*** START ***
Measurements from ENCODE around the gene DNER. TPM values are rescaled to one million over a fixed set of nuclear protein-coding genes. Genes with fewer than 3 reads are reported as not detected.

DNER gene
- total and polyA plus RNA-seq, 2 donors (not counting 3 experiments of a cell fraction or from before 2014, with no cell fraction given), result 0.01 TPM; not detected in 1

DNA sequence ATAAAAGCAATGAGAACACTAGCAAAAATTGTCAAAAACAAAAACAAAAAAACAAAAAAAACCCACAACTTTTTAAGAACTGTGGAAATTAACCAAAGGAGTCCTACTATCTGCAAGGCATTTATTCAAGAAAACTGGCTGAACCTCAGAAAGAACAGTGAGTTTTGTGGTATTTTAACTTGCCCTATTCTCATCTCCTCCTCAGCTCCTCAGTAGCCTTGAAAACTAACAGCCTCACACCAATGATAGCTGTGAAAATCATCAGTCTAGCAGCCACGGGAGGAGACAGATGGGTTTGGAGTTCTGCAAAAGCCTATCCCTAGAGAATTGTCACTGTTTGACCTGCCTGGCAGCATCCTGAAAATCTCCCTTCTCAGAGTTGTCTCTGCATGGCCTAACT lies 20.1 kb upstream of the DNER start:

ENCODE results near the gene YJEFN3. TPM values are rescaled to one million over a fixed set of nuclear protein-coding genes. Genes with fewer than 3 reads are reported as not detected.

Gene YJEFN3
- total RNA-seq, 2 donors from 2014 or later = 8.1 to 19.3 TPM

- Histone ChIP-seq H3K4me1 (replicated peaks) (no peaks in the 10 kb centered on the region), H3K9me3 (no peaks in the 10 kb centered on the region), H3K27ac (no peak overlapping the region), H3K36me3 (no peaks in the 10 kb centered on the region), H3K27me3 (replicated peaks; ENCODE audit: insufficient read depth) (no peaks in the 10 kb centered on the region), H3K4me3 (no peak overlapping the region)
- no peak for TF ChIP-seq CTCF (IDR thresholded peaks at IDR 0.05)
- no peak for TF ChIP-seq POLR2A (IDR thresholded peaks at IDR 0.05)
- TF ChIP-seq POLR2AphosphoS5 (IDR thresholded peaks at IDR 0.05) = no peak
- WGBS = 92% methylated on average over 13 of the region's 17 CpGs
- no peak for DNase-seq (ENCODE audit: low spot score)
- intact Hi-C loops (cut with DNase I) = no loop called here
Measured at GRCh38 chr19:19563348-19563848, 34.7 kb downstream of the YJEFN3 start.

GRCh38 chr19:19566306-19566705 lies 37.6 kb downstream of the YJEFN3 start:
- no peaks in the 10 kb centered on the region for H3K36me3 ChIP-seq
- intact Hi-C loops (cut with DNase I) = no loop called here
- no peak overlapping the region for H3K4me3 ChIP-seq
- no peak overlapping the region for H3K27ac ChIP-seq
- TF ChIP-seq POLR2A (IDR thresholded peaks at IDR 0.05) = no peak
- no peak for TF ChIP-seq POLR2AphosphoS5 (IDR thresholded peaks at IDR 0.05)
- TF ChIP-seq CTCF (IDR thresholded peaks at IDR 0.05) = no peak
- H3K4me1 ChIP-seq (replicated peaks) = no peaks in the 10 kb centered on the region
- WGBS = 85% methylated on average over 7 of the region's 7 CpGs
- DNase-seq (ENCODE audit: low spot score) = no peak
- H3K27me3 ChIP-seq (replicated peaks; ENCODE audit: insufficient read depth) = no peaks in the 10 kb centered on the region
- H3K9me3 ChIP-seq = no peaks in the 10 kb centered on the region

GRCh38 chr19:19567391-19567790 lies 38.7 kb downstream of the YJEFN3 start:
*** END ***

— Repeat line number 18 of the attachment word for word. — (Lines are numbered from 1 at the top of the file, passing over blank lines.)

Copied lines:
- intact Hi-C loops (cut with DNase I) = no loop called here